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Company Voluntary Arrangements: An Overview

In tandem with our article on retention of title clauses, this article provides a brief overview of Company Voluntary Arrangements (CVAs). A CVA is one of a number of insolvency procedures designed to address a company’s financial difficulties by entering into a binding contract with its unsecured creditors, i.e. those who do not have the benefit of any security interest in the assets of the company. These are likely to include: customers, suppliers, contractors, landlords etc.

In essence a CVA’s true aim is to avoid the complete dissolution of a company by reaching an agreement, often with severe compromises, with its creditors. The agreement is likely to mandate new and reduced payments structures for the company’s debts in the pursuit of long-term financial survival.

The process of a CVA

In the majority of circumstances, it is the directors of the company that propose the CVA. However, should the company have already appointed an administrator or liquidator, they too may propose a CVA as part of their action plan. First, it is for the directors of the company to draft proposals of how they expect to reduce the company’s debt and remain solvent.

This will usually include a detailed analysis of their debtor base and the drafting of schemes such as, deferred payment, reduced debt or debt for equity, that will help mitigate the company’s losses. At this stage the directors will nominate a professional insolvency practitioner. It is for the nominee to supervisor and implement the proposals that make it beyond draft form.

Once the nominee has received the draft proposals and a statement of the company’s affairs from the directors, they have a maximum period of 28 days to decide whether to put the proposals to the company’s members and creditors. The proposals only become binding if at least 75% (by value) of the creditors vote in their favour. The members of the company can approve the proposal by a simple majority. However, whether they do or not is immaterial

If they are approved, the nominee then takes up a role as supervisor to implement the CVA, including the power to petition for the company’s liquidation should it not be able to meet is commitments under the CVA. The final job of the nominee is to make a final report, within 28 days of completion of the CVA, to the members and creditors.

In essence a CVA’s true aim is to avoid the complete dissolution of a company by reaching an agreement, often with severe compromises, with its creditors.

Advantages of entering into a CVA

The main advantages to a company looking to enter into a CVA with its creditors are as follows:

  1. A CVA can be end up being a relatively straight forward, easy and informal procedure. Arrangements under a CVA seldom involve litigation or court proceedings, except in circumstances where they are directly challenged. In certain circumstances therefore, this means that the CVA method can be relatively inexpensive in comparison to other insolvency procedures, ultimately leaving more funds available to the creditors.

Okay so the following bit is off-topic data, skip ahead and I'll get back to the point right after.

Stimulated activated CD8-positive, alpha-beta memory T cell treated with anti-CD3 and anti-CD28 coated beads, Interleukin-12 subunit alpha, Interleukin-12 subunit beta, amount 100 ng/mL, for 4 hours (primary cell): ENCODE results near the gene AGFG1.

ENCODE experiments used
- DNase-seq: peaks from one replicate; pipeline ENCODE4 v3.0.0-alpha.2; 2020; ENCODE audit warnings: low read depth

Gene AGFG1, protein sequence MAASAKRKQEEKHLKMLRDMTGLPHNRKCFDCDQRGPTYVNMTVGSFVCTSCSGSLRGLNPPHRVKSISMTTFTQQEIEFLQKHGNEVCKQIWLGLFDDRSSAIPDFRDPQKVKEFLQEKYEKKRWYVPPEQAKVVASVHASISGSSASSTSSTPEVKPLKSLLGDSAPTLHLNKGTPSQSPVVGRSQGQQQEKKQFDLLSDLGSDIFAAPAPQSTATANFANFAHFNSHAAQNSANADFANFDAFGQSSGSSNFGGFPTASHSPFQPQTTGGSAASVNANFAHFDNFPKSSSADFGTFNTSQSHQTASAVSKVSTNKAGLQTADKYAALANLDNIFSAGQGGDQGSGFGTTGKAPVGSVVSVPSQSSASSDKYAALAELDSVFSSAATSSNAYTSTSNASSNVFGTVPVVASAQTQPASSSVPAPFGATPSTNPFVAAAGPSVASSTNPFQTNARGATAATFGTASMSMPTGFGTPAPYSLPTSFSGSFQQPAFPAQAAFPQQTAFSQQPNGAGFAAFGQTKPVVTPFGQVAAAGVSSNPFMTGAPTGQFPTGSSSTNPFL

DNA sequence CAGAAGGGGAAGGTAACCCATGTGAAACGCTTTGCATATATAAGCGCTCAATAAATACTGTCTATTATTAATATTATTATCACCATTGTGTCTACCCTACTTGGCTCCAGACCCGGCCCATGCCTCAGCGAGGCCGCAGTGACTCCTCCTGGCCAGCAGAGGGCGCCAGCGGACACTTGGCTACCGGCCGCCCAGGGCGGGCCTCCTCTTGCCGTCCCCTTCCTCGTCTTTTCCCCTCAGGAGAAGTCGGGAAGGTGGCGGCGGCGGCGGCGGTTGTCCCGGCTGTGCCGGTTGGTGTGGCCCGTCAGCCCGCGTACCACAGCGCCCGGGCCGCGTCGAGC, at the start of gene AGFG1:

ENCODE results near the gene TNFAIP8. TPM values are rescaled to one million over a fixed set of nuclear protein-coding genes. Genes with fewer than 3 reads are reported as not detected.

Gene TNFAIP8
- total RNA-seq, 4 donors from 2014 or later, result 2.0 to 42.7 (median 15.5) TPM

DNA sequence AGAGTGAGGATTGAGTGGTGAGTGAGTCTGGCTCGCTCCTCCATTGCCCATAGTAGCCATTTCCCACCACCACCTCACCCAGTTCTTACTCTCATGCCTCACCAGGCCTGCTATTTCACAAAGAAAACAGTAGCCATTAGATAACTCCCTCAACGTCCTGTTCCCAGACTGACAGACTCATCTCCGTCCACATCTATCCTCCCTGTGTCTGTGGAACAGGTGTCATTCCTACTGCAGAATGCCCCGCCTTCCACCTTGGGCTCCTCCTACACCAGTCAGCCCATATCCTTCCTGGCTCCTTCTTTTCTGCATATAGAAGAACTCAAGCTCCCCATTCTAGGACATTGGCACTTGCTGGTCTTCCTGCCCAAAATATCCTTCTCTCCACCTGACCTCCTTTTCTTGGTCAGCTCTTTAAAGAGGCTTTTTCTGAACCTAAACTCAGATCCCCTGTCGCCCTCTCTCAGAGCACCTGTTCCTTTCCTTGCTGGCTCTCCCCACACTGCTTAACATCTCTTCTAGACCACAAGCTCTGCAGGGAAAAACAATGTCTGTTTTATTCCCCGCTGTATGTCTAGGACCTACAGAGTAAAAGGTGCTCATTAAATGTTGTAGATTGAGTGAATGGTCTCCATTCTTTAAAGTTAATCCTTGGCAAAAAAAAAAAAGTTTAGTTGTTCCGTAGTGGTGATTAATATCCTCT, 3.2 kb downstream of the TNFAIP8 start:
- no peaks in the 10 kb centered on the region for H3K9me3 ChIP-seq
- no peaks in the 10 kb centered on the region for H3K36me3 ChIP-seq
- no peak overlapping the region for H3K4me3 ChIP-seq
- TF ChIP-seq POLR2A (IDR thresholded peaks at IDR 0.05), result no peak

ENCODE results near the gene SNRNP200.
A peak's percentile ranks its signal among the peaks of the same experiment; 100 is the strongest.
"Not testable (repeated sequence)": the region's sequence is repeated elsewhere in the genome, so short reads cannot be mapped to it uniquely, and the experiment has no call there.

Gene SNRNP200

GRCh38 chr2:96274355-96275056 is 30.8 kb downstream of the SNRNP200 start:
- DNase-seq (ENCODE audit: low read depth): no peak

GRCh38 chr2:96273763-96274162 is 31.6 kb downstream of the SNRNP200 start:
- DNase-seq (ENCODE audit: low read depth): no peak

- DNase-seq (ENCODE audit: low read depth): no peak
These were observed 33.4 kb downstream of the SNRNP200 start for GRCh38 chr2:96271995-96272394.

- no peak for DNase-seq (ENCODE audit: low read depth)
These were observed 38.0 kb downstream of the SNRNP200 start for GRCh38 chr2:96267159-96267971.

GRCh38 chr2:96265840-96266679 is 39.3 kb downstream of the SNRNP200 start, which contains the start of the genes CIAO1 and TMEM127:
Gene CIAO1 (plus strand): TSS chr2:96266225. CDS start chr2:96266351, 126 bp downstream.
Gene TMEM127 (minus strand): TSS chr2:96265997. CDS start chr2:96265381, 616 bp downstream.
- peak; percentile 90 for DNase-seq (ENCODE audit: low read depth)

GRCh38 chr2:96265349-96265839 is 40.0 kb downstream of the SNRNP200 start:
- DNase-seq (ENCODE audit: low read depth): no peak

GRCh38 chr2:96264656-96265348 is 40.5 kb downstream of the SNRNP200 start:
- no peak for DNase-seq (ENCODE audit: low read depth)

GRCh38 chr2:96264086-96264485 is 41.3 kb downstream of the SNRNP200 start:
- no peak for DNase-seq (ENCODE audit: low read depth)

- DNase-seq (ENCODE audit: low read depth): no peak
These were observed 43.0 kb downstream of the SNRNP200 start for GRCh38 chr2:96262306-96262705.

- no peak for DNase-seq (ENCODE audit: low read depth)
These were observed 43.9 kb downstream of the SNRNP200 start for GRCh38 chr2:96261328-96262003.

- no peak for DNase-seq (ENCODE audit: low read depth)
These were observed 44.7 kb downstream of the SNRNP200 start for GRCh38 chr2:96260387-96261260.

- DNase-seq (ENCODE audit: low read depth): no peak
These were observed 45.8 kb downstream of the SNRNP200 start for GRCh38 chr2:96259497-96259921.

2. The CVA will bind all unsecured creditors, even those who voted against the proposal. This could be up to 25% of the company’s unsecured creditors. However, it should also be noted that creditors do have the power to formally challenge the CVA if it unfairly prejudices its position.

Disadvantages of a CVA

There can also be disadvantages to the company, careful consideration should be made and legal advice sought before deciding which arrangement is best suited to the company’s situation. We have summarised two key disadvantages below:

  1. The most commonly cited weakness of the CVA procedure is that the company is not given an automatic statutory moratorium to prevent creditors from taking litigious action. A statutory moratorium is only available to companies in administration and stops creditors from taking action against the company or its assets during the administration period. A statutory Moratorium does not alter the rights of the creditors, it only suspends them.
  2. The CVA will not bind the company’s secured or preferential creditors, i.e. creditors of the company who hold fixed or floating charges over the company’s assets. The most common example here is a bank or lender; this can account for the largest of the company’s debts. The effectiveness and success of the CVA procedure therefore will be based on the company’s ability to meet its obligations to all creditors, both secured and unsecured.

For further information on CVAs, advice, or if your business is struggling to emerge into a post-pandemic economic climate, our business recovery team are experienced in providing, clear, practical and detailed support.

About this article

This information is for guidance purposes only and should not be regarded as a substitute for taking legal advice. Please refer to the full General Notices on our website.

About this article

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